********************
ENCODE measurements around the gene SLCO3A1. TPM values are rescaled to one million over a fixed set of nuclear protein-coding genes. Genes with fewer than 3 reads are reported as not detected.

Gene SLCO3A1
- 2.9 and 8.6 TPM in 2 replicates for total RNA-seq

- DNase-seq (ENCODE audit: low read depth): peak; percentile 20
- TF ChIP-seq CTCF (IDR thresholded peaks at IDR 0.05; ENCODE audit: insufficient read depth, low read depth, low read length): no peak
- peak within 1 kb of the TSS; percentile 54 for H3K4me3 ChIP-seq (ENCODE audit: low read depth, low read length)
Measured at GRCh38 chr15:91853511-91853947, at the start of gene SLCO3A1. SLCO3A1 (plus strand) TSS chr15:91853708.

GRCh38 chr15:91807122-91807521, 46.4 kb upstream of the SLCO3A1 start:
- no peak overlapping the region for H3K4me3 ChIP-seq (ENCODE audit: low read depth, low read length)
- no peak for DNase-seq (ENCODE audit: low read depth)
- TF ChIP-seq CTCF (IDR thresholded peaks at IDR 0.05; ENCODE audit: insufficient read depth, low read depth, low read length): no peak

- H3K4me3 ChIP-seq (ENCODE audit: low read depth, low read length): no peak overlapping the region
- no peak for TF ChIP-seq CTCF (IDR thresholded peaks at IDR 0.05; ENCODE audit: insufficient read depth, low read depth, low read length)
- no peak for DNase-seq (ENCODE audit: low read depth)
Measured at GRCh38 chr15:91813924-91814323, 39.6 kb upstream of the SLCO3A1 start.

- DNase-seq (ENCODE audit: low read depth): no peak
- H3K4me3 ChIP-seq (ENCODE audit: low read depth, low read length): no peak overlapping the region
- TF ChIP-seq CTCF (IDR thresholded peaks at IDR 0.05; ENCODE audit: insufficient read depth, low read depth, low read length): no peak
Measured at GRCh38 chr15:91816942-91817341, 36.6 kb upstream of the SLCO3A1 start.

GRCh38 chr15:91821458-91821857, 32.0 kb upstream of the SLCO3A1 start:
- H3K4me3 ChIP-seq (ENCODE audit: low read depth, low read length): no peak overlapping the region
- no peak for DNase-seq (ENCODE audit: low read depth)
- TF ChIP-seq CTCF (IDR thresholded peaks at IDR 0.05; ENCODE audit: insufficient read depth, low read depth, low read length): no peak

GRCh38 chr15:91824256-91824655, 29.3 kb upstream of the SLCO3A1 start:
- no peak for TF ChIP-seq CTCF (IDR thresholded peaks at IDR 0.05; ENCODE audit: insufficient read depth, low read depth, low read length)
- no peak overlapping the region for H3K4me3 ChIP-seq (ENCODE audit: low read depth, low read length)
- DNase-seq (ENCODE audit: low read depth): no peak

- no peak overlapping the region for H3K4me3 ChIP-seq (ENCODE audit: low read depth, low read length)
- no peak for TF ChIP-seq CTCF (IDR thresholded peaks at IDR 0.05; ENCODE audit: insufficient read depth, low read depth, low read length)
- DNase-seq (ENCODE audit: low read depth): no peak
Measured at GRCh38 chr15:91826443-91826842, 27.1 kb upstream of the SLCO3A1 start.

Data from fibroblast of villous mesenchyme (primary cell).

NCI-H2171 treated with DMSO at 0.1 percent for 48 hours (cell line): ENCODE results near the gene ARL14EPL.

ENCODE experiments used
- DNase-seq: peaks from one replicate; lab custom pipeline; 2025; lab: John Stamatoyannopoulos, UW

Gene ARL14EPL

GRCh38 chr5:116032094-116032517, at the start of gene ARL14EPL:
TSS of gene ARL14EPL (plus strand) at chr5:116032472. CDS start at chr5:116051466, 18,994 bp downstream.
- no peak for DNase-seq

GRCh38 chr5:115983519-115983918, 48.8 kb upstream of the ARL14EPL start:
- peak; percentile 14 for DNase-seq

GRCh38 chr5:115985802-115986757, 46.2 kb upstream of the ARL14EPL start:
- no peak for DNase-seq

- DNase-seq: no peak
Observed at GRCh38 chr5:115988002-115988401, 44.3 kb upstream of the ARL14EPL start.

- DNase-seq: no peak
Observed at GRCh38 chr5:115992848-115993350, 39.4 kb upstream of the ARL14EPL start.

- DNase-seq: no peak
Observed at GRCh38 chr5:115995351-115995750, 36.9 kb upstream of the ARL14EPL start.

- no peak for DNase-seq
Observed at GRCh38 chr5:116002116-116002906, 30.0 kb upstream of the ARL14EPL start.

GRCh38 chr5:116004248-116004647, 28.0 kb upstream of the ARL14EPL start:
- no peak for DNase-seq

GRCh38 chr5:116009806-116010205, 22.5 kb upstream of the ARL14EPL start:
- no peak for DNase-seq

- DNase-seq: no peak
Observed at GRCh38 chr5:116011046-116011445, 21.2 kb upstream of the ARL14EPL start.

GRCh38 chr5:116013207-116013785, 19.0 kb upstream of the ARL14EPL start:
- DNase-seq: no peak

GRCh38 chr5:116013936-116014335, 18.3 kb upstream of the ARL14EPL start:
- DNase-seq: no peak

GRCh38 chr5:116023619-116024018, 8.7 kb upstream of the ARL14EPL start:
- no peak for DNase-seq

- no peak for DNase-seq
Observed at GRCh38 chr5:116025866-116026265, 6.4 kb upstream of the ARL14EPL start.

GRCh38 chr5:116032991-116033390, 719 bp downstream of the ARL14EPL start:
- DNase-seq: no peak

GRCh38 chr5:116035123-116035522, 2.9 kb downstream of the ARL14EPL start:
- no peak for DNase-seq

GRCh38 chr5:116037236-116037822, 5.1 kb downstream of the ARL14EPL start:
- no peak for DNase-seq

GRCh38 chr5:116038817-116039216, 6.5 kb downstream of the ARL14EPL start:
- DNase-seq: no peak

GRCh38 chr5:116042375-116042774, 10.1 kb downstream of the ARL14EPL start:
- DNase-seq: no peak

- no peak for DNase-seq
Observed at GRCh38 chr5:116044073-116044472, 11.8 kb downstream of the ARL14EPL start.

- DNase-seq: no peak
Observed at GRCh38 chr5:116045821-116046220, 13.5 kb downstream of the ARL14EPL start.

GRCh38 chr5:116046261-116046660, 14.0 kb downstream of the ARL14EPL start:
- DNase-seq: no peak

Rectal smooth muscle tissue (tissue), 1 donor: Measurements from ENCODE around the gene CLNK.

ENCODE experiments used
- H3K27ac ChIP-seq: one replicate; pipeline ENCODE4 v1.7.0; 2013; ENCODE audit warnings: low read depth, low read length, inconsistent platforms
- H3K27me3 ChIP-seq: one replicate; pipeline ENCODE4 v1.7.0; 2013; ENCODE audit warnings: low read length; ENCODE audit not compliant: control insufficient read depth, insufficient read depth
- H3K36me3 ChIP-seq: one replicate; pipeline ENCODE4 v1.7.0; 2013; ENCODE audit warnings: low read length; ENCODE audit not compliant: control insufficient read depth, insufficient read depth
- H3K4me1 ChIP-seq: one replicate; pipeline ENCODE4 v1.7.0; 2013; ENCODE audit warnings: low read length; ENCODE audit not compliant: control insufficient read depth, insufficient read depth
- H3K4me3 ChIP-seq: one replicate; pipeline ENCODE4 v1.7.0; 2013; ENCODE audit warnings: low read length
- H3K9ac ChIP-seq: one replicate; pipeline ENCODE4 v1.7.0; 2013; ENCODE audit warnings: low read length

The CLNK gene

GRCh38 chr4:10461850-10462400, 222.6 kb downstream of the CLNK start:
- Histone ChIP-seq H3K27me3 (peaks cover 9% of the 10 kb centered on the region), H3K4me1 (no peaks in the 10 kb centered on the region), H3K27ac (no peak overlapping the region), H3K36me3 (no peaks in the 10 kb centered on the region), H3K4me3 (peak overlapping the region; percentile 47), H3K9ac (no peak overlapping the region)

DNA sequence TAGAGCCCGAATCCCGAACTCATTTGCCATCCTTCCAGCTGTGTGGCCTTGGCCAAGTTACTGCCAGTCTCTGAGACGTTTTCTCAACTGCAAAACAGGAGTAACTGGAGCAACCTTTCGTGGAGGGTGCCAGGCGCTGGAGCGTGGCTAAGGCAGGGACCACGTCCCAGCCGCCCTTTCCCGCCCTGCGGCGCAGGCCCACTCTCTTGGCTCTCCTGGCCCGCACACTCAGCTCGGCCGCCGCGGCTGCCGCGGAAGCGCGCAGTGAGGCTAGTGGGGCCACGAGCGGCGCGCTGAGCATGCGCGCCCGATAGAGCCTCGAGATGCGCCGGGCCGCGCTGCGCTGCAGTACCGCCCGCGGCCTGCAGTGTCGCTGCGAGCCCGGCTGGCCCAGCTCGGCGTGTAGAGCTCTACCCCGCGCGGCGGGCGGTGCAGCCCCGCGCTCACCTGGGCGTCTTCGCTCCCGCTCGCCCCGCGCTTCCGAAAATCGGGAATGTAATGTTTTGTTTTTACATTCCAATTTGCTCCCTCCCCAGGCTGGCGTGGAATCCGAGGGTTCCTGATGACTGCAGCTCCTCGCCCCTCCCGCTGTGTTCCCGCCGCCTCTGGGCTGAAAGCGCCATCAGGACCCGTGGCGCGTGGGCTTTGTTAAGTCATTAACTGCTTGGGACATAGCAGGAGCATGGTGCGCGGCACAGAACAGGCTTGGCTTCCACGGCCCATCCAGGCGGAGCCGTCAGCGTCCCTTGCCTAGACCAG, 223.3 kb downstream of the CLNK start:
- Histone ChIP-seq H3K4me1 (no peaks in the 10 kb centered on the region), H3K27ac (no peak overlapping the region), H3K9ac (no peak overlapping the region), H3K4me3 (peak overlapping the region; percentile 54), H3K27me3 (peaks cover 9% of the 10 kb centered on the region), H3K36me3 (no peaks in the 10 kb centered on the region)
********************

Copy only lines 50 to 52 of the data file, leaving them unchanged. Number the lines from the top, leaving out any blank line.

- no peak for DNase-seq
Observed at GRCh38 chr5:116002116-116002906, 30.0 kb upstream of the ARL14EPL start.

GRCh38 chr5:116004248-116004647, 28.0 kb upstream of the ARL14EPL start: